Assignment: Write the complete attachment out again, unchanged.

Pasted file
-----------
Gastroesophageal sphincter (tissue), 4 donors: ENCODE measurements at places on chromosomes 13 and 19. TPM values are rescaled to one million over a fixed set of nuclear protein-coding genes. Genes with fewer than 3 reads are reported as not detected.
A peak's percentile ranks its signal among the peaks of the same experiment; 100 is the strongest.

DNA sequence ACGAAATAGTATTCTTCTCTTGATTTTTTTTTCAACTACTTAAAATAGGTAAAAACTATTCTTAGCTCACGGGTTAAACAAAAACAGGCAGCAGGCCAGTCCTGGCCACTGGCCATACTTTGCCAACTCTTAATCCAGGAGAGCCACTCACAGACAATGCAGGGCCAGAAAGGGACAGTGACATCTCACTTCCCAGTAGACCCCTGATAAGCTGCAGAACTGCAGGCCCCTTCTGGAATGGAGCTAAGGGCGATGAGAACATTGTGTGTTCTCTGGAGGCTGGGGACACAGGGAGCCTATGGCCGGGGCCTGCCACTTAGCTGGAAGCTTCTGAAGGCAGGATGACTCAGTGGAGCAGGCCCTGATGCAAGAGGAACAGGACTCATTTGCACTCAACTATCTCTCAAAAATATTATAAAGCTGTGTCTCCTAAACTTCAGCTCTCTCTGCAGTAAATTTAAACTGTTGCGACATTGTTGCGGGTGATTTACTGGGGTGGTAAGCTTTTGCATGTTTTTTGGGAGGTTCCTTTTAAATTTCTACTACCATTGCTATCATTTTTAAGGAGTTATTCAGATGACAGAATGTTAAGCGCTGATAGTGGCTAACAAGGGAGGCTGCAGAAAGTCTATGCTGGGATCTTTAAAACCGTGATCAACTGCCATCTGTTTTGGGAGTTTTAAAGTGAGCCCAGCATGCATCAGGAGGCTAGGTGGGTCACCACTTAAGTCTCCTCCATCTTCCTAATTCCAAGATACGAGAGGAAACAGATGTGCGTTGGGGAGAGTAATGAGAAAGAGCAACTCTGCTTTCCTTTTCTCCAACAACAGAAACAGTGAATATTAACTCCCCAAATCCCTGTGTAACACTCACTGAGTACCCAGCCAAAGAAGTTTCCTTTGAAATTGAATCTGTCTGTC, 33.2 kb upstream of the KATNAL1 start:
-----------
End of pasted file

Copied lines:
Gastroesophageal sphincter (tissue), 4 donors: ENCODE measurements at places on chromosomes 13 and 19. TPM values are rescaled to one million over a fixed set of nuclear protein-coding genes. Genes with fewer than 3 reads are reported as not detected.
A peak's percentile ranks its signal among the peaks of the same experiment; 100 is the strongest.

DNA sequence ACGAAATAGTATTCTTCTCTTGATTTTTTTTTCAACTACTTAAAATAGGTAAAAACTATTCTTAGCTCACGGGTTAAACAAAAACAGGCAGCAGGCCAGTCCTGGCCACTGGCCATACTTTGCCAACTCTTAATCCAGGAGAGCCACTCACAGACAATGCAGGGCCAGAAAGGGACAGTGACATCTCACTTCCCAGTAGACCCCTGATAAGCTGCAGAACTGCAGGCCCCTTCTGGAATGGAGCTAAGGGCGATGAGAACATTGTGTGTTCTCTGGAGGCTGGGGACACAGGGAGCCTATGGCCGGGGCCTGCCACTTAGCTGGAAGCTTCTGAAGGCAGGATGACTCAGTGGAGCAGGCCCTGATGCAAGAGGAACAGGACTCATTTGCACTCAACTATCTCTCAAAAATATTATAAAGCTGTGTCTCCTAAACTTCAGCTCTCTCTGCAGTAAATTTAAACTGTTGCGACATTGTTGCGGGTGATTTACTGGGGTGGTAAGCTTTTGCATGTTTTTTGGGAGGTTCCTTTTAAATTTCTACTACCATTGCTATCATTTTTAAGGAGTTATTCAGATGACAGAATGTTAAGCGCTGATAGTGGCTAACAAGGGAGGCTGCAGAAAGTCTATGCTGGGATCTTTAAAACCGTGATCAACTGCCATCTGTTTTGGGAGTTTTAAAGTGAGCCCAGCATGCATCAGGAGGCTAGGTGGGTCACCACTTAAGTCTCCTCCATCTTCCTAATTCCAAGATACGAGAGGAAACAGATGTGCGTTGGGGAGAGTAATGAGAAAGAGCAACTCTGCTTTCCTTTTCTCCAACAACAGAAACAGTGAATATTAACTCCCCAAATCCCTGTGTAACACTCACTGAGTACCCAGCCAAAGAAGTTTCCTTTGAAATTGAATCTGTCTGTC, 33.2 kb upstream of the KATNAL1 start: